It’s the beginning of a new year, which means my Bible reading has brought me right back to Genesis. I start every year in Genesis and work my way through the entire Bible, ending each year in Revelation. And, as you would imagine, there’s plenty to learn, even in passages that I’ve revisited many times over the years, passages that I sometimes think I have all figured out.

Take today for instance. I was in Genesis 20, where Abraham has once again lied and said that his wife, Sarah, is his sister. (And she is his half-sister, which he tries to say later, but even the intent in the half-truth was clearly deception.) Abimelech, king of Gerar, took Sarah into his home as a result, had a dream warning him that he was a dead man for taking another man’s wife (yikes!), and promptly attempted to explain himself to God. He tells God why he thought it was okay to take her (he was told that she was just a sister, not a wife) and says this… “in the integrity of my heart and the innocence of my hands I have done this.”

I noted this passage a few years ago as I read through it and remember thinking, “In the integrity of my heart… wow.” I began to ask myself if I, like Abimelech, did things with a heart of integrity. Did I do things with a clear conscience, with innocence, with purity? Oh, Lord, let it be so, I remember praying as I highlighted that passage and counted it as good food for the day.

Fast forward to 2020. I read the same passage this morning, skipped right over my notes, and focused on the story, not wanting the me of yesterday to tell me what I should think. And it was familiar at first. Oh, Abimelech, coming to God and telling Him “in the integrity of my heart and the innocence of my hands I have done this.” And I thought to myself, “In the integrity of my heart… wow.”

Wow. I was honestly appalled. And you know why? Because I really thought about it, about Abimelech, a pagan, fallen man coming before God and claiming his inherent innocence, the cleanness of his heart. And I thought to myself, “You are every bit as wicked as I am, Abimelech.”

Wicked. Yes!

I don’t know if I’m any more fallen than I was a few years ago when I read this and was so touched by it, but I suspect that I was and was just oblivious to the true state of my own heart. Well, praise God for perspective because I’m beginning to grasp, more and more every day, the extent of my fallenness. I know, here in 2020, that I am a wicked, detestable, rotten, malicious sinner. No good lives in me, and I can never ever come before God and claim any integrity of heart or innocence.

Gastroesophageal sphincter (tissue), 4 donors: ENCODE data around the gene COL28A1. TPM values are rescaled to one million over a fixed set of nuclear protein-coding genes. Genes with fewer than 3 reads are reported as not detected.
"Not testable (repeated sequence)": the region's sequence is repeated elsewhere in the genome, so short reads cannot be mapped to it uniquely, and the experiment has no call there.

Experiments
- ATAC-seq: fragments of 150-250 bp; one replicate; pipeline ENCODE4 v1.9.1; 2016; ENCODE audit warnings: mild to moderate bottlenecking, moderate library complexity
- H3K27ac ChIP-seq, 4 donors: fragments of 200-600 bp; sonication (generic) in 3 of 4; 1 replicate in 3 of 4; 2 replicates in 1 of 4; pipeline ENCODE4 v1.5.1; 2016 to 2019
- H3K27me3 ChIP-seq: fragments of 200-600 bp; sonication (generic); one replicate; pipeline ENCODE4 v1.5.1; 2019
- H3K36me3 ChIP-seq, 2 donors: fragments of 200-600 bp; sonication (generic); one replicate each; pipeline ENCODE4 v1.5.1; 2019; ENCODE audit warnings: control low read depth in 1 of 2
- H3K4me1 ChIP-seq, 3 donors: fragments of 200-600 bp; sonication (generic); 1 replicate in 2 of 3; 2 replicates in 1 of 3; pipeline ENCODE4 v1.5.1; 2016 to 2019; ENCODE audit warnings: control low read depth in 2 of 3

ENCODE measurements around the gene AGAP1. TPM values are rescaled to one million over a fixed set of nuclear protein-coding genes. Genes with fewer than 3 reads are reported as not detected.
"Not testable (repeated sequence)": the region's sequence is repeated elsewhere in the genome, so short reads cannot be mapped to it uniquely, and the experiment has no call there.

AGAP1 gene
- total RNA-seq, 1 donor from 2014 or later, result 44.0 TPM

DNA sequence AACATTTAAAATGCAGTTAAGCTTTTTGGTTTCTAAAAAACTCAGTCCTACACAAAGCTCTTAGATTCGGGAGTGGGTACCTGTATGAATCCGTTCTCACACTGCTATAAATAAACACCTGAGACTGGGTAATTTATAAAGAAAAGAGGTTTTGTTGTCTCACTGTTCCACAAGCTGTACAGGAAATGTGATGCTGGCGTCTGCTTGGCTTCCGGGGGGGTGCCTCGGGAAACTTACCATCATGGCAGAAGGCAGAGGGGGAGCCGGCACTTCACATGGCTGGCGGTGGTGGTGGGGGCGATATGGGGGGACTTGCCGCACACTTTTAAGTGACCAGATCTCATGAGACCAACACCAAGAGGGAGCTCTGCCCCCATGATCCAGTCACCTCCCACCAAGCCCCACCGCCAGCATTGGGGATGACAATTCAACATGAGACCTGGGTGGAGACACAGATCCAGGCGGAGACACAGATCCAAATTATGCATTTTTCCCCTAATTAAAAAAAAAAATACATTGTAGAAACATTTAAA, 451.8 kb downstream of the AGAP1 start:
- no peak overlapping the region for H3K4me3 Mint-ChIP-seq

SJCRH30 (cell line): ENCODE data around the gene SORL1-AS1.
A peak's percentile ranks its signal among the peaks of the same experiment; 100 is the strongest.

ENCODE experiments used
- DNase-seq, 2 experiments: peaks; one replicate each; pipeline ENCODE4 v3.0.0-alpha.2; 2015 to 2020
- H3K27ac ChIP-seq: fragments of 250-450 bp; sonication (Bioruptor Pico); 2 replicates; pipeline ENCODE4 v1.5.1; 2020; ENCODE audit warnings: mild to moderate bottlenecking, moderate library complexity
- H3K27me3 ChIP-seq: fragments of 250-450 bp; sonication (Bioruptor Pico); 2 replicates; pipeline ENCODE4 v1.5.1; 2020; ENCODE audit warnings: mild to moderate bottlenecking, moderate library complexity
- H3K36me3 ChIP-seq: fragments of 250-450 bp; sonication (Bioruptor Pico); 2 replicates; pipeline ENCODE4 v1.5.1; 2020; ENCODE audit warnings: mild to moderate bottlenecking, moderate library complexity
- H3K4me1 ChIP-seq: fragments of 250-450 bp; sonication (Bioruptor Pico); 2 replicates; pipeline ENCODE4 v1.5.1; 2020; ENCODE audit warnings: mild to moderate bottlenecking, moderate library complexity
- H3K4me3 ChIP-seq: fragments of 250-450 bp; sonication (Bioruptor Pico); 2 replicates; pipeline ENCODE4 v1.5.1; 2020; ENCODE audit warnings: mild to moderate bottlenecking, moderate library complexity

Praise God, though. Praise Him for the response He gives Abimelech, that He gives to me as well, a response that I somehow failed to get in all of its grace-filled truth a few years ago. Praise God, who said this…

“Yes, I know that you have done this in the integrity of your heart, and IT WAS I WHO KEPT YOU FROM SINNING AGAINST ME.” (Caps mine, obviously.)

Yes, you’re wicked. You have no integrity of heart or innocence either one. And the very fact that you were kept from sin was because I, the Lord, kept you from it. Any good in you is ME.

Wow. Wow again. I’m reminded of Paul, how he talks about how his flesh wars against the spirit within him, how Romans 7 is like a tug of war between what is right and what is evil, what is so natural and what seems so impossible. “Wretched man that I am! Who will deliver me from this body of death?” I can feel those words. I live those words.

I’m wretched. Who will deliver me?

And Paul says it, just as God said it to Abimelech.

“Thanks be to God through Jesus Christ our Lord!”

I can hear the echoes of that even in Genesis…

“It was I who kept you from sinning against me.”

In the integrity of my heart and my feigned innocence I was lost and hopeless and evil and condemned. But through God’s mercy, through what HE did and what HE does even now as He sanctifies me by the Spirit that lives in me only by faith in Jesus and the life He lived and died to give me… well, I rest in grace. I can rest in Him. I can trust that He will do what I cannot. That though I’m fallen and evil and my heart knows no good, I know HIM, because of what HE has done.

Grace. That’s enough. In Him, I am more than I was, and I am who I am for His glory and His purposes, no longer a slave to myself and my wickedness.

You better believe I had my highlighter back out this morning, highlighting the rest of the story, holding it as a treasure in my heart, and thanking God for the gift of revisiting even the stories I thought I already knew…

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